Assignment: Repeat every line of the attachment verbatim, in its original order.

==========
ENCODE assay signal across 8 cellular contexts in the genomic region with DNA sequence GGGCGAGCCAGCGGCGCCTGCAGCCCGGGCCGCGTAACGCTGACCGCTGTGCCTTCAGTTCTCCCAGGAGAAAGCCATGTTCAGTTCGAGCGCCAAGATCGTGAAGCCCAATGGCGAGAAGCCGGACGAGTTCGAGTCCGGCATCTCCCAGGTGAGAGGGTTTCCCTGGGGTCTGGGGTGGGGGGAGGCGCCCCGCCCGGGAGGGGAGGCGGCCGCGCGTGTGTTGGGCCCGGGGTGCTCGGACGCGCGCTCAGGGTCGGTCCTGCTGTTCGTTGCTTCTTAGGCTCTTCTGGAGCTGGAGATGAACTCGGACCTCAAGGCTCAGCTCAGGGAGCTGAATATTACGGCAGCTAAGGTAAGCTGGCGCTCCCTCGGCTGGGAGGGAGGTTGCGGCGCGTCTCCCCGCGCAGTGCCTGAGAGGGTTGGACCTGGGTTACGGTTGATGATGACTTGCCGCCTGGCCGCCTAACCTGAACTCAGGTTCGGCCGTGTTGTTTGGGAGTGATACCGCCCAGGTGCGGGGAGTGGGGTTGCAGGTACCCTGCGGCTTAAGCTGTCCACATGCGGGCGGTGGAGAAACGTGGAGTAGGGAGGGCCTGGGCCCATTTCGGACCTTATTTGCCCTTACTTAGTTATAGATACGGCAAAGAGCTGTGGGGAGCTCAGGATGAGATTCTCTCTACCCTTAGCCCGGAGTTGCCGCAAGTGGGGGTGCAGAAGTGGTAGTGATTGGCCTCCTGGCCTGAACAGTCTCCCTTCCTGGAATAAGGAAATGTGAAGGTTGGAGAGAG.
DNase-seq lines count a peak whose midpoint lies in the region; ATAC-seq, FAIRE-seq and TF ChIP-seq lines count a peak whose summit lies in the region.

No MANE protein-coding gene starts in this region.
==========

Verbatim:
ENCODE assay signal across 8 cellular contexts in the genomic region with DNA sequence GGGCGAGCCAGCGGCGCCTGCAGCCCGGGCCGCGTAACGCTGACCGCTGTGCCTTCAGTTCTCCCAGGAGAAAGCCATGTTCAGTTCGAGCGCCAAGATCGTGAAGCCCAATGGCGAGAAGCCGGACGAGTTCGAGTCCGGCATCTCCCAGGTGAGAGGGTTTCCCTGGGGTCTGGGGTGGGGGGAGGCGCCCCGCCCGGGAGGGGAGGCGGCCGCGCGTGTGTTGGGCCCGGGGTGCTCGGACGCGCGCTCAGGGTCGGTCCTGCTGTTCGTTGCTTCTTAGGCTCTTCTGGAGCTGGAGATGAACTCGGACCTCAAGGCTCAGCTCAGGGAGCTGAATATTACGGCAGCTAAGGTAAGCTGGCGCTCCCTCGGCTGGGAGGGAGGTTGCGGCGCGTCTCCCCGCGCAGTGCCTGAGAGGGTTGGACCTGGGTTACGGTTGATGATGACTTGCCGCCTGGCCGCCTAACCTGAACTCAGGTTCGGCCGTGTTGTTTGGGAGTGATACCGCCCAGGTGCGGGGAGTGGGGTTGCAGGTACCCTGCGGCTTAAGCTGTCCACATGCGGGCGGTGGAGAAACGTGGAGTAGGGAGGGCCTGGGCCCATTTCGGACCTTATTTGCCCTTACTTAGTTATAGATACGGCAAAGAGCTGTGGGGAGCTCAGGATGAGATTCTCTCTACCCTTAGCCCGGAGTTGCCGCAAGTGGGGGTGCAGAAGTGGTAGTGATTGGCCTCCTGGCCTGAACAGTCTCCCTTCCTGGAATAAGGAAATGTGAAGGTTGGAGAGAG.
DNase-seq lines count a peak whose midpoint lies in the region; ATAC-seq, FAIRE-seq and TF ChIP-seq lines count a peak whose summit lies in the region.

No MANE protein-coding gene starts in this region.